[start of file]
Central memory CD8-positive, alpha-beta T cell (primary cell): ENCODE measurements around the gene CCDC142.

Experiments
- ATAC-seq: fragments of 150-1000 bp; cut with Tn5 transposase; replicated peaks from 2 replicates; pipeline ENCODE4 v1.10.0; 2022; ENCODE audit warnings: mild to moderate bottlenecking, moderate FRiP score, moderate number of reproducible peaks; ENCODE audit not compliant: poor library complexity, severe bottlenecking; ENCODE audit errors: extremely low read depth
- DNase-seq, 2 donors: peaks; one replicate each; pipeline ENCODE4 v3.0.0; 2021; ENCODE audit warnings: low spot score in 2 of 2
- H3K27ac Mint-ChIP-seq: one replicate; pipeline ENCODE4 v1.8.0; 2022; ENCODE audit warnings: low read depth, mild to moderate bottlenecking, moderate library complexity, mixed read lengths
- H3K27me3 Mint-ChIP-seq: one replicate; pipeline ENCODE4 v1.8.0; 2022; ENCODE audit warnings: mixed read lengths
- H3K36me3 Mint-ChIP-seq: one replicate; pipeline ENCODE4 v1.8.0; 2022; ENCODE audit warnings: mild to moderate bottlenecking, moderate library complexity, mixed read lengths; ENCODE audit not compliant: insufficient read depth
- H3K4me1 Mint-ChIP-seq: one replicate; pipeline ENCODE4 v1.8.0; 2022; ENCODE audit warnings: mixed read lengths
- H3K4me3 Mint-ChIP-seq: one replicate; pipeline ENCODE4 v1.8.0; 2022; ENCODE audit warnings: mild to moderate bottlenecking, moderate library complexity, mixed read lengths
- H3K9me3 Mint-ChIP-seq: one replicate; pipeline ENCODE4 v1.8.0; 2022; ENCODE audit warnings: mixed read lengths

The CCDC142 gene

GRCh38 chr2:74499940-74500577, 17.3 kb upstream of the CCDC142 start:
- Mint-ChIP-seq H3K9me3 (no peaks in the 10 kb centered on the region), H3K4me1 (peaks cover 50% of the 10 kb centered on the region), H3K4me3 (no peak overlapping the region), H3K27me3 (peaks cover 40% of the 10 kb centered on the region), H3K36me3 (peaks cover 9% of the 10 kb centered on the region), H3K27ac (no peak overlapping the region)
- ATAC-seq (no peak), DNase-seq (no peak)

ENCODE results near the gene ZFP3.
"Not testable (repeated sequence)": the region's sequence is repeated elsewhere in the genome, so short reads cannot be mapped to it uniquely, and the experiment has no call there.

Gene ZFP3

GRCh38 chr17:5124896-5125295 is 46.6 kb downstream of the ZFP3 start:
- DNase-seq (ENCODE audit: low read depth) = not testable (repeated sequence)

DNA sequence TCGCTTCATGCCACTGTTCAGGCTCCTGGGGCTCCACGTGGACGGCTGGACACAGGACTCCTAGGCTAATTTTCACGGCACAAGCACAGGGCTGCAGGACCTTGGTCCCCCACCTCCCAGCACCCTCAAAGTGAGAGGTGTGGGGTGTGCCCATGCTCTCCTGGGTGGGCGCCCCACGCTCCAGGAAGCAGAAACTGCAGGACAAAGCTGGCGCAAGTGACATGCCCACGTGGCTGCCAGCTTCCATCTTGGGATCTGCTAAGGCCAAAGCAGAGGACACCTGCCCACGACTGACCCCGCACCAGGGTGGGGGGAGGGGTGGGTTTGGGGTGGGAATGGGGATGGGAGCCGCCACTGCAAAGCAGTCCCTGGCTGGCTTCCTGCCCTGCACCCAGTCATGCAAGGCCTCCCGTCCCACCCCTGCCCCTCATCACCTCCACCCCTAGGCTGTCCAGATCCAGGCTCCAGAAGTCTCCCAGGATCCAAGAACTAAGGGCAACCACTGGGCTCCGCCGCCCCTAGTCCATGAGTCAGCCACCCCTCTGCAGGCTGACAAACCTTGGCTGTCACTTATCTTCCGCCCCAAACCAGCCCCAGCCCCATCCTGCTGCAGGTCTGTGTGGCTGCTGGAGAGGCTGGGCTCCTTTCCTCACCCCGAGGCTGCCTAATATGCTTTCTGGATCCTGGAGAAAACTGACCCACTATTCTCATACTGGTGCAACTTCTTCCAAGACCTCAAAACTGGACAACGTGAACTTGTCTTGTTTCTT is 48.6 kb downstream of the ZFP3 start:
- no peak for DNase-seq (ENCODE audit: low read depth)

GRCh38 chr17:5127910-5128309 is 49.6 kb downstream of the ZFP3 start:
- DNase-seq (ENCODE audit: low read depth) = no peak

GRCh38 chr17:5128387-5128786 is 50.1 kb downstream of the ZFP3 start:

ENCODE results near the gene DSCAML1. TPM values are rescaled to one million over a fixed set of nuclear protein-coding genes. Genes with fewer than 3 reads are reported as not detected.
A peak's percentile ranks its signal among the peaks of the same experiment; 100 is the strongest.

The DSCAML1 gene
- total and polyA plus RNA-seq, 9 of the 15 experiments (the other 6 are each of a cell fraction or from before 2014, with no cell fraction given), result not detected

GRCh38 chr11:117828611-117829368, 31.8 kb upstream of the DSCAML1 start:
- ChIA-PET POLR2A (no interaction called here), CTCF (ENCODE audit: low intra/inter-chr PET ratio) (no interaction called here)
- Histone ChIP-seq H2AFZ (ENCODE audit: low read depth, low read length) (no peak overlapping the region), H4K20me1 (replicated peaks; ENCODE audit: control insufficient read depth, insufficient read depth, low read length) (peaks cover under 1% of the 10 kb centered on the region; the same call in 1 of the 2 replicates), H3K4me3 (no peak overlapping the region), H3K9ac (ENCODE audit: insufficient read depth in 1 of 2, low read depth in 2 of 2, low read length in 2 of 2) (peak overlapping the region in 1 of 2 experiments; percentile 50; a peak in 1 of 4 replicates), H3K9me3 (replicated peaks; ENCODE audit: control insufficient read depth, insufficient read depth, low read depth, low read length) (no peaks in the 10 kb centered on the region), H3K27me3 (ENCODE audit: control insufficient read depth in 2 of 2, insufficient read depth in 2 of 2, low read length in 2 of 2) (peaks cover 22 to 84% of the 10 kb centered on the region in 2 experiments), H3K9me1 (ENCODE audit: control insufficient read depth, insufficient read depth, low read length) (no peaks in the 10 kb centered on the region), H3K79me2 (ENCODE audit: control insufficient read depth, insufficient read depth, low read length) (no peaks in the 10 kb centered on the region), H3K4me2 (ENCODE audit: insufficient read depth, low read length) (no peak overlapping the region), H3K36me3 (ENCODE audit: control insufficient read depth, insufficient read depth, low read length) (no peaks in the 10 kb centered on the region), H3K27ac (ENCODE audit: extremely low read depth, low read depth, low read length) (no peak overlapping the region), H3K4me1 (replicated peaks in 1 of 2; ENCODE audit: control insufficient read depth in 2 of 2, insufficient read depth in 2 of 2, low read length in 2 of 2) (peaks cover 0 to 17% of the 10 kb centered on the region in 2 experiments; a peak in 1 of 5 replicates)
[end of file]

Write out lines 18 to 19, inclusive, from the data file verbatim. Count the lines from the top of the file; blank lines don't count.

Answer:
GRCh38 chr17:5124896-5125295 is 46.6 kb downstream of the ZFP3 start:
- DNase-seq (ENCODE audit: low read depth) = not testable (repeated sequence)